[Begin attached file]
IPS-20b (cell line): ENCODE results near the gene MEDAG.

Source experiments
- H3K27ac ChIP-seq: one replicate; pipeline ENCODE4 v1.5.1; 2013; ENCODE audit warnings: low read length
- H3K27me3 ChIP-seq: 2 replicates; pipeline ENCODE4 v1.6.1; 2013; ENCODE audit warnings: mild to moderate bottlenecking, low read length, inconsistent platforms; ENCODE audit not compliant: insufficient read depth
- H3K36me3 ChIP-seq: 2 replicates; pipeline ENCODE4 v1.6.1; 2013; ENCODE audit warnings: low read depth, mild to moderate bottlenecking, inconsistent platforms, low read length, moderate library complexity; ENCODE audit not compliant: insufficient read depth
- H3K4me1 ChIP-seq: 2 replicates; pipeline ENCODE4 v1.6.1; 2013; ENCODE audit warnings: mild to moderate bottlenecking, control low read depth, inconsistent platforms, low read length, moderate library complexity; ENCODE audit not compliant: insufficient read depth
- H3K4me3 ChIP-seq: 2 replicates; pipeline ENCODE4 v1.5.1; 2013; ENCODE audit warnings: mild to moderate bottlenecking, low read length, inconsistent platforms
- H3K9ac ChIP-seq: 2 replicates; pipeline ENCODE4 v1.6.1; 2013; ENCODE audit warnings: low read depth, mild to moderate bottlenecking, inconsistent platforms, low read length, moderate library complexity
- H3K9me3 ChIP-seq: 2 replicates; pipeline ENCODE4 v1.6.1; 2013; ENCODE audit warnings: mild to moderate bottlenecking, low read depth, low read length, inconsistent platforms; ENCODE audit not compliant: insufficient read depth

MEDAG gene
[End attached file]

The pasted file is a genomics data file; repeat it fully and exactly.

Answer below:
IPS-20b (cell line): ENCODE results near the gene MEDAG.

Source experiments
- H3K27ac ChIP-seq: one replicate; pipeline ENCODE4 v1.5.1; 2013; ENCODE audit warnings: low read length
- H3K27me3 ChIP-seq: 2 replicates; pipeline ENCODE4 v1.6.1; 2013; ENCODE audit warnings: mild to moderate bottlenecking, low read length, inconsistent platforms; ENCODE audit not compliant: insufficient read depth
- H3K36me3 ChIP-seq: 2 replicates; pipeline ENCODE4 v1.6.1; 2013; ENCODE audit warnings: low read depth, mild to moderate bottlenecking, inconsistent platforms, low read length, moderate library complexity; ENCODE audit not compliant: insufficient read depth
- H3K4me1 ChIP-seq: 2 replicates; pipeline ENCODE4 v1.6.1; 2013; ENCODE audit warnings: mild to moderate bottlenecking, control low read depth, inconsistent platforms, low read length, moderate library complexity; ENCODE audit not compliant: insufficient read depth
- H3K4me3 ChIP-seq: 2 replicates; pipeline ENCODE4 v1.5.1; 2013; ENCODE audit warnings: mild to moderate bottlenecking, low read length, inconsistent platforms
- H3K9ac ChIP-seq: 2 replicates; pipeline ENCODE4 v1.6.1; 2013; ENCODE audit warnings: low read depth, mild to moderate bottlenecking, inconsistent platforms, low read length, moderate library complexity
- H3K9me3 ChIP-seq: 2 replicates; pipeline ENCODE4 v1.6.1; 2013; ENCODE audit warnings: mild to moderate bottlenecking, low read depth, low read length, inconsistent platforms; ENCODE audit not compliant: insufficient read depth

MEDAG gene